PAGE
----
Oh my! I think I would be mortified if I was asked one of these questions! What’s interesting though is to pay attention to the subtleties of some of the questions in this article. Have you ever been asked an inappropriate question in an interview? How did you handle it?
So I was reading a blog entry from a renowned, national career advice expert on resume writing. This individual (who I am sure makes her money from headhunting, advertising, and high-level executive career counseling) proclaimed that resumes don’t get jobs. Here’s the quote:
“These days, 8 out 10 resumes aren’t even seen by human eyes. Most online applicants never get a shot at the job they apply to. Why? 80%+ of all jobs filled today can be attributed to referrals. Someone inside the organization refers the candidate that gets hired. Hiring a referral is a lot easier than going blurry-eyed reviewing hundreds of online applicants. Plus, the referral makes them more credible, as compared to an online applicant nobody has worked with.”
“More credible.” Hmmm…so this implies that if I apply online, I’m clearly not credible. Like spam, or porn, I’m just some magical digitally enhanced cyber-product released onto the World Wide Web from somewhere in Thailand. Interesting.
First, I would like to address networking and referrals. Yes, having a referral always helps. But this advice is not always sound. I had a friend who asked an individual from the organization she was looking to get into to join her for a cup of coffee to chat about her career direction…there wasn’t even a specific job posting available. The person furiously responded that she couldn’t “bribe her” into a job with coffee and that it was inappropriate to ask…total backfire. Not only should networking be subtle, but in New Mexico particularly employers have a significant sensitivity to nepotism and favors. Rightly so. Network for the sake of networking. Join organizations and associations, volunteer, etc. in lines of work that you are interested in…the networking will be there for you when the time comes and you will not have to overtly wear a sign around your neck that says “I need a job!”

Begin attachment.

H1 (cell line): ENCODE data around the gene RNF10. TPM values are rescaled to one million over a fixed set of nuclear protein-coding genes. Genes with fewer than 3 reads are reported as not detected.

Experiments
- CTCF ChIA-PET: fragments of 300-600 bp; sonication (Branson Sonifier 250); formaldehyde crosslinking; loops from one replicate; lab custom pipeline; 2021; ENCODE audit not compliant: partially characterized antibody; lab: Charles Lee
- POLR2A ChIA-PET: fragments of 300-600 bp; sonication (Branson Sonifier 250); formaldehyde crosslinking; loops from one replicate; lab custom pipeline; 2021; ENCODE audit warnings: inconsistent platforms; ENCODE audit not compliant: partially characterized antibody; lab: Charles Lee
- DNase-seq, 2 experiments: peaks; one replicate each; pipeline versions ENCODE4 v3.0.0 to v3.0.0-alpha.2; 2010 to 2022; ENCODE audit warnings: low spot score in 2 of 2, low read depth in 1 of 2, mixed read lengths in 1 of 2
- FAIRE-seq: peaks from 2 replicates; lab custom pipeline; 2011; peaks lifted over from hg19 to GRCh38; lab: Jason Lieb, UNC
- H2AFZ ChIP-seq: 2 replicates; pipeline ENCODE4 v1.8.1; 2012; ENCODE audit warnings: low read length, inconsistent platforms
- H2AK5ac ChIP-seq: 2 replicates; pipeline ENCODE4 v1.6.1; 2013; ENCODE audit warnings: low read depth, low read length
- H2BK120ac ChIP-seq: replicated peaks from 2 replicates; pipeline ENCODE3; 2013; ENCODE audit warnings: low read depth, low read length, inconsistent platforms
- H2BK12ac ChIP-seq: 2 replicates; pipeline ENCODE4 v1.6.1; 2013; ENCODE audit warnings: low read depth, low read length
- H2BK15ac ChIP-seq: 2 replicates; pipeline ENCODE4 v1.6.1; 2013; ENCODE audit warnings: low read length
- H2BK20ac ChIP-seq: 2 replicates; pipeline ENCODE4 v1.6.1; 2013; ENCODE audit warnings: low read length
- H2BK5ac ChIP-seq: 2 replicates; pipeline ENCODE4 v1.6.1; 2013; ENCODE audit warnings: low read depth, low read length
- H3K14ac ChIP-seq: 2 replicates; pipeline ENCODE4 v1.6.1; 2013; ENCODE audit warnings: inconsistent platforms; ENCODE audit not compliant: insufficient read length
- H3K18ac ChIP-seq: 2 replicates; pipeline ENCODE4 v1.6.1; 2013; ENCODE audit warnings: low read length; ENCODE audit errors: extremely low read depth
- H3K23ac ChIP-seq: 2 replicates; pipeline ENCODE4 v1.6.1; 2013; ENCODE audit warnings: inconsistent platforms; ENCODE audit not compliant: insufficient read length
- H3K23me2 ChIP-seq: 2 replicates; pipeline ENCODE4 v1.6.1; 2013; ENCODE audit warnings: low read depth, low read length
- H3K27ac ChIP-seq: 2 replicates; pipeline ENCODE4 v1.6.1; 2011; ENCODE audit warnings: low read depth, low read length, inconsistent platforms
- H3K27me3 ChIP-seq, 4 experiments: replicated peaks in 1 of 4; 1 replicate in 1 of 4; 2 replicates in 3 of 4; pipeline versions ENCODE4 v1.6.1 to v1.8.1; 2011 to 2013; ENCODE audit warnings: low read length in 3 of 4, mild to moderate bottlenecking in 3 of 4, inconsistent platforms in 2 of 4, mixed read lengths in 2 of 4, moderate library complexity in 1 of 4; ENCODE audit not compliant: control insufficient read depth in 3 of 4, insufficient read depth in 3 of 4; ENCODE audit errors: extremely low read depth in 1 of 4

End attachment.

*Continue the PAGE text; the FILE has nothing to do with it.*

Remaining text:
Second, yes it’s true that resumes aren’t always seen by human eyes. Some large employers use filtering systems that identify key words in your resume to determine your eligibility. Isn’t this even more reason to ensure that your resume is optimized to use preeminent key words and dependable formatting?
Notice I emphasize SOME employers. There is no foreboding Liquid Terminator 2 out there wanting to swallow your credentials the minute you press send. In New Mexico, I can think of four MAJOR employers who use this type of filtering, and in the end those resumes will most likely fall right into the hands of the person who might want to hire you anyway. The most important jobs I was hired for was because I was skilled and my resume showed it. Not because I knew anyone. Also, you must respect their process by following job application instructions, which for most employers today is online. You aren’t going to surpass their online application because your buddy works there. You also can’t just mail a copy of your resume and expect to get hired if the job posting specifically says apply online. Thankfully, nearly every online application system I have seen also allows you to upload your resume. (Always do this in PDF format.)
Third, career advisors like to say applying blindly online won’t get you hired. What won’t get you hired is not having a solid job search plan and having a horrible resume. I promise you…I have seen too many resumes while serving on search committees from people with incredible talent and experience full of grammatical errors. Why is it a big deal? Because if I am taking time out of my work day to review your and 50 other credentials, you should probably show me you care by ensuring that this one little piece of paper is impeccable because the other 49 probably did. Honor people’s time. What’s a job search plan? I will talk more about that next week.
Bottom line- a resume is a tool. Yes, it will not be the one factor that gets you hired, just like your looks. And if they are hiring you just on your looks, you probably don’t want to work there. From my 15+ years of experience on both sides of the conference table, the hiring process is much like a good relationship. You must have the same values and direction; you are bringing a past full of expertise that is going to solve your future employer’s specific need. They will also need to fill yours (pay, benefits, location, etc.). But a plumber can’t show up without a wrench to fix the sink, even if he is the world’s best plumber. The worst plumber in the world can show up with all the best tools and still suck.